Recipient Database - ze-rcpt

This database is used to :

  1. define for which target domains recipient validation will be done
  2. define default access for target domains
  3. define access for each recipient inside target domains.

There are two kind of records :

Domain records - These records allow you to configure for which domains you want to check recipient access. Syntax for these entries are as follows :

CheckRcptDomain:KEY		VALUE

KEY may be something like or * The first entry matches only and the second one matches all subdomains of

VALUE may be one of :

  • NO - No check for recipients in this domain - transparent handling.
  • YES - Access check will be done for all recipients in this domain, using rcpt full address.
  • LOCAL - Access check will be done for this domain, using both full address and local part. This option is useful only if your mailserver serves many domains, the same recipient exists in many domains and you are unable to enumerate recipients in each domain. If possible, you should avoid this as there may be some unwanted behaviour.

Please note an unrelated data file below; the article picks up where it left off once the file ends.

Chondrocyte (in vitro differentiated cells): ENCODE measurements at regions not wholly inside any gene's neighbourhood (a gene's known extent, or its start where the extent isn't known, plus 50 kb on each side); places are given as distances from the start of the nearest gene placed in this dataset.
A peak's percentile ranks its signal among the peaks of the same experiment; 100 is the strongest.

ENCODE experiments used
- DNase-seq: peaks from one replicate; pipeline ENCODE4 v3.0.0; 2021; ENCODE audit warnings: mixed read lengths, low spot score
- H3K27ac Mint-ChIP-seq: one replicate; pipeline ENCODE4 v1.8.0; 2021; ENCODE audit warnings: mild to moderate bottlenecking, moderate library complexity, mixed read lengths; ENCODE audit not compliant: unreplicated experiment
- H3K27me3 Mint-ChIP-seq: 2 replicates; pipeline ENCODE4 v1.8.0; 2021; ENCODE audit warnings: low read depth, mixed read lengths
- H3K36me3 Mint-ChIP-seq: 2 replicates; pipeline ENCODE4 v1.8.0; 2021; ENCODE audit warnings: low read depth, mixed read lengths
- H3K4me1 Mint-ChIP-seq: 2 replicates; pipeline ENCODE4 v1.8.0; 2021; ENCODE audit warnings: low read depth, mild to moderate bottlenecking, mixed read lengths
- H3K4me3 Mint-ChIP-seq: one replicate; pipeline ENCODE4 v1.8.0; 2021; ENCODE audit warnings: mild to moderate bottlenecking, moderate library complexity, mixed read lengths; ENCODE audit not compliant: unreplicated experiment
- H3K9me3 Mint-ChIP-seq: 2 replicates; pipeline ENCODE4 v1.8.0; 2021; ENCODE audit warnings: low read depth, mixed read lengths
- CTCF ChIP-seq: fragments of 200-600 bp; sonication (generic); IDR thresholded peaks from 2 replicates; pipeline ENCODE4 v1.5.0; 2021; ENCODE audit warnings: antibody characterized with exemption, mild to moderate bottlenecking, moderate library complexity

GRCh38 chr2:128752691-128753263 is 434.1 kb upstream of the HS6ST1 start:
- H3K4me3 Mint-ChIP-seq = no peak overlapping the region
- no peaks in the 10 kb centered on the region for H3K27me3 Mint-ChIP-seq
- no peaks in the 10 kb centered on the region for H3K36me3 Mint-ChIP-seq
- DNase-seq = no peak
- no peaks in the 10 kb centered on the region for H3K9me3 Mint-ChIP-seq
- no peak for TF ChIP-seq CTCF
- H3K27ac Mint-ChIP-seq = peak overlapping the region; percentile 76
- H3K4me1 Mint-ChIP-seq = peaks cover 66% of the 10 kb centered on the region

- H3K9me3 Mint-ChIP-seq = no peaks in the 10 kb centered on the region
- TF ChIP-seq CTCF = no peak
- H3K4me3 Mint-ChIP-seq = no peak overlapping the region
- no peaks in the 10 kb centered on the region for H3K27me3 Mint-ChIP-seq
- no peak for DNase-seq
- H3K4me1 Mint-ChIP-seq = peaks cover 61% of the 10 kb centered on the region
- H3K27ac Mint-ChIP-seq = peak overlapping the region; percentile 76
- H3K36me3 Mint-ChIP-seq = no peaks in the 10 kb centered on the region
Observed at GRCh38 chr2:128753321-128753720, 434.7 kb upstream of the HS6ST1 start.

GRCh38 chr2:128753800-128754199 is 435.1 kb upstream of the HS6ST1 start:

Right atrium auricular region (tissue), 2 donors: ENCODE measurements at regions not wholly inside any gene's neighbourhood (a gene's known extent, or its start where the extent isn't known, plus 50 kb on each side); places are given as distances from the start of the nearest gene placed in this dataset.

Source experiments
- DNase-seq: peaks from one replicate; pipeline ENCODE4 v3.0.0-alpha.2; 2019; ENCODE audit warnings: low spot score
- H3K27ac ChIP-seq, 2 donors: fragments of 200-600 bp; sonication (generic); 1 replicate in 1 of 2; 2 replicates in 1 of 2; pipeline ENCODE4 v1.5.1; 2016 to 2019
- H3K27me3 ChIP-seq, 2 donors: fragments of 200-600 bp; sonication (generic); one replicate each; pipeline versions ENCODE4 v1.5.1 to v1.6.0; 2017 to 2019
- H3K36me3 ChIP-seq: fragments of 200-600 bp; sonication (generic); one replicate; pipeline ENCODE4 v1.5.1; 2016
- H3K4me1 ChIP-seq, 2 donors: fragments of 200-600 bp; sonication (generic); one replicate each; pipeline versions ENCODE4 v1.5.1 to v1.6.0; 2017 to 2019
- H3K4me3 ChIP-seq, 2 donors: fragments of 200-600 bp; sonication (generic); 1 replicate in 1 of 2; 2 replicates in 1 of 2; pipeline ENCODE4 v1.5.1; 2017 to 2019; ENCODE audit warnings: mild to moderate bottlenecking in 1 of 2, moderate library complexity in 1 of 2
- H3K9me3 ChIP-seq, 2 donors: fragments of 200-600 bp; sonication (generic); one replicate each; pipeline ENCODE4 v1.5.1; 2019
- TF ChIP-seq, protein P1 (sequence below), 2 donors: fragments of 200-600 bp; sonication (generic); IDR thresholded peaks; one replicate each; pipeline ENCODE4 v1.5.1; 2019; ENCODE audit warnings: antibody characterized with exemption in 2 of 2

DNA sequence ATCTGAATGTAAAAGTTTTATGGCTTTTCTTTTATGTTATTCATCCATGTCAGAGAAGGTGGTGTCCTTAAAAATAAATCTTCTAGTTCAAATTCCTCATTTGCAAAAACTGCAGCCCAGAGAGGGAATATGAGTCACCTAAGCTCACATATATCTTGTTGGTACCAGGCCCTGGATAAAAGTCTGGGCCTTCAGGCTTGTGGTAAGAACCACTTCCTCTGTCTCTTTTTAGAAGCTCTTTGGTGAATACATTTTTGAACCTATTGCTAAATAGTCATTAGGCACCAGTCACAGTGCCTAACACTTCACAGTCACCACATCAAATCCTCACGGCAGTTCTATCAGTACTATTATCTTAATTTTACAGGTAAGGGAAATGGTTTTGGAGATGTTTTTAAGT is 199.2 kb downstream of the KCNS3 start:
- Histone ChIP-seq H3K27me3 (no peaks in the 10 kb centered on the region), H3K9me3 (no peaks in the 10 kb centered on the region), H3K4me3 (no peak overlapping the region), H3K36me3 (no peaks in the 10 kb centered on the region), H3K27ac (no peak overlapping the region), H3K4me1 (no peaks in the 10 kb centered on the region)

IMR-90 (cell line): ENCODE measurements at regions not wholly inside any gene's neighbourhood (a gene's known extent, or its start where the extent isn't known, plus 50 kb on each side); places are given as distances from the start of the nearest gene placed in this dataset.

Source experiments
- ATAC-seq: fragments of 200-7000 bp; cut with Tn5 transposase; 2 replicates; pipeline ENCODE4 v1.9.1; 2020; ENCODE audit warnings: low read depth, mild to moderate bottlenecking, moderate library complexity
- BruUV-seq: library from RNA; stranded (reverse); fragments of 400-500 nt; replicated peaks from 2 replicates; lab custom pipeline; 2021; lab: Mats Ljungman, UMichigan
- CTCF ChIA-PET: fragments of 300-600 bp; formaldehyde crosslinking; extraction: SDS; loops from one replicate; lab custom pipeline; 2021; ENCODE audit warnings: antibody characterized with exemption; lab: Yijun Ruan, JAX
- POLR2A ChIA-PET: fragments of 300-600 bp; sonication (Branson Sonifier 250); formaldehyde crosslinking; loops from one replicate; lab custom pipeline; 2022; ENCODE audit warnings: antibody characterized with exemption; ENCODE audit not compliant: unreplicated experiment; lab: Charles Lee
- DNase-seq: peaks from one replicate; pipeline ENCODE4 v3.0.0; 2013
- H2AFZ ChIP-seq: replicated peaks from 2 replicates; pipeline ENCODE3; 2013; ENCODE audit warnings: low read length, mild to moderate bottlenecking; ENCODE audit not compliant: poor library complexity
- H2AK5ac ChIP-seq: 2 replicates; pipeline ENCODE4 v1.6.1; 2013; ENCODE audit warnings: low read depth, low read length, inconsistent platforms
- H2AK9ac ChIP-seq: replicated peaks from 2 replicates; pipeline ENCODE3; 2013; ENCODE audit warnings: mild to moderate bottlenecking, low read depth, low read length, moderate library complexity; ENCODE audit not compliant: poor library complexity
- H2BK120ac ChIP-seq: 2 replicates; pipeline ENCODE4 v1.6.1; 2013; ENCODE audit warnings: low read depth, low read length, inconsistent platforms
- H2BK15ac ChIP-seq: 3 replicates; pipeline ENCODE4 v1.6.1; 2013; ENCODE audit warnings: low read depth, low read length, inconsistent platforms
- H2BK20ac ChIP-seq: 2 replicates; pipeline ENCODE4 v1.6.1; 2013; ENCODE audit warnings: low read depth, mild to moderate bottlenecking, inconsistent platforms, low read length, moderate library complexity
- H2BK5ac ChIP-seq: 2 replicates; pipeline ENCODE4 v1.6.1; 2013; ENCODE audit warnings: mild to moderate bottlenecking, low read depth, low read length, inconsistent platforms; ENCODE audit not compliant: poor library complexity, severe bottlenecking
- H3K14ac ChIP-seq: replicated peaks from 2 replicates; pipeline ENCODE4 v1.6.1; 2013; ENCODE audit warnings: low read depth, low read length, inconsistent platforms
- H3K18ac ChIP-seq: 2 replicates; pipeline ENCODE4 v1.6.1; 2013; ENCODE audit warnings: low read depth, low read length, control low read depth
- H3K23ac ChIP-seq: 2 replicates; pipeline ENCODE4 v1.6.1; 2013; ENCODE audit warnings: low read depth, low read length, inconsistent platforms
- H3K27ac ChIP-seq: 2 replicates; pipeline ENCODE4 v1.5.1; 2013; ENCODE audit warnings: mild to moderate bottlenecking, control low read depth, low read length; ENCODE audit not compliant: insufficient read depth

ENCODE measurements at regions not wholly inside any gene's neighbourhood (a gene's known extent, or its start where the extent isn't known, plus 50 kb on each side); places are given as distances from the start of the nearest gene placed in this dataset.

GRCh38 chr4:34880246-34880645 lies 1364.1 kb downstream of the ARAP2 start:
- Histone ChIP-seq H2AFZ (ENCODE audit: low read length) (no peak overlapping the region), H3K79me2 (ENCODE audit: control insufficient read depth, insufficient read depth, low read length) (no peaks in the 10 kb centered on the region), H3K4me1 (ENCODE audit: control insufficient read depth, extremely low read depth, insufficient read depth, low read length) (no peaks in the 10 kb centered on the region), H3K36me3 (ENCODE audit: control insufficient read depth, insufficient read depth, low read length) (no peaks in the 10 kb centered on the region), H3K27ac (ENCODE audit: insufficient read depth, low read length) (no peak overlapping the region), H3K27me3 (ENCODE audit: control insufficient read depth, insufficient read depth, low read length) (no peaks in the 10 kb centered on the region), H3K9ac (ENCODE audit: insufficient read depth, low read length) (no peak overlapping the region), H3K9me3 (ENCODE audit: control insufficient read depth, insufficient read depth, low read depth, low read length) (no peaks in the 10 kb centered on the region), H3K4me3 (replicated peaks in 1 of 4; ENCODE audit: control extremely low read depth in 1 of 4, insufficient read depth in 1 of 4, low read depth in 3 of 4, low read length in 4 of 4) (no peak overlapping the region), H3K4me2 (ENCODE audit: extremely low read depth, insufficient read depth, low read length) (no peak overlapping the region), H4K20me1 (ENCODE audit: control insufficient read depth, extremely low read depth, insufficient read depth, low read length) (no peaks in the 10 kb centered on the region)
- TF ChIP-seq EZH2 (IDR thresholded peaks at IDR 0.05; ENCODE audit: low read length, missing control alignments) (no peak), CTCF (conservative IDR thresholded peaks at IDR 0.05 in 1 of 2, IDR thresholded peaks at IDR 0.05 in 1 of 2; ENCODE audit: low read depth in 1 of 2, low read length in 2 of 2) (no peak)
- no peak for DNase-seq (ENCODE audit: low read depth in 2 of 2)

• REJECT - All messages for this domain will be rejected.
  • TEMPFAIL - All messages for this domain will be rejected with a tempfail error.
  • SPAMTRAP - The entire domain is a honeypot.

Recipient records - These records allow you to configure access for each recipient.

RcptAccess:RCPT                   ACTION

RCPT can be a domain name (to define the default action for this domain), a full address or the user part of an address.

ACTION can be one of :

  • OK - This is a normal recipient
  • REJECT - Reject all messages for this recipient
  • SPAMTRAP - This is a fake recipient
  • IGNORE - This is a normal recipient, but don't apply any other filtering check at this SMTP command step : filtering will be reconducted for this recipient, for DATA content.
  • LOCAL-NET - Accept messages for this recipient only if the connection comes from the LOCAL network.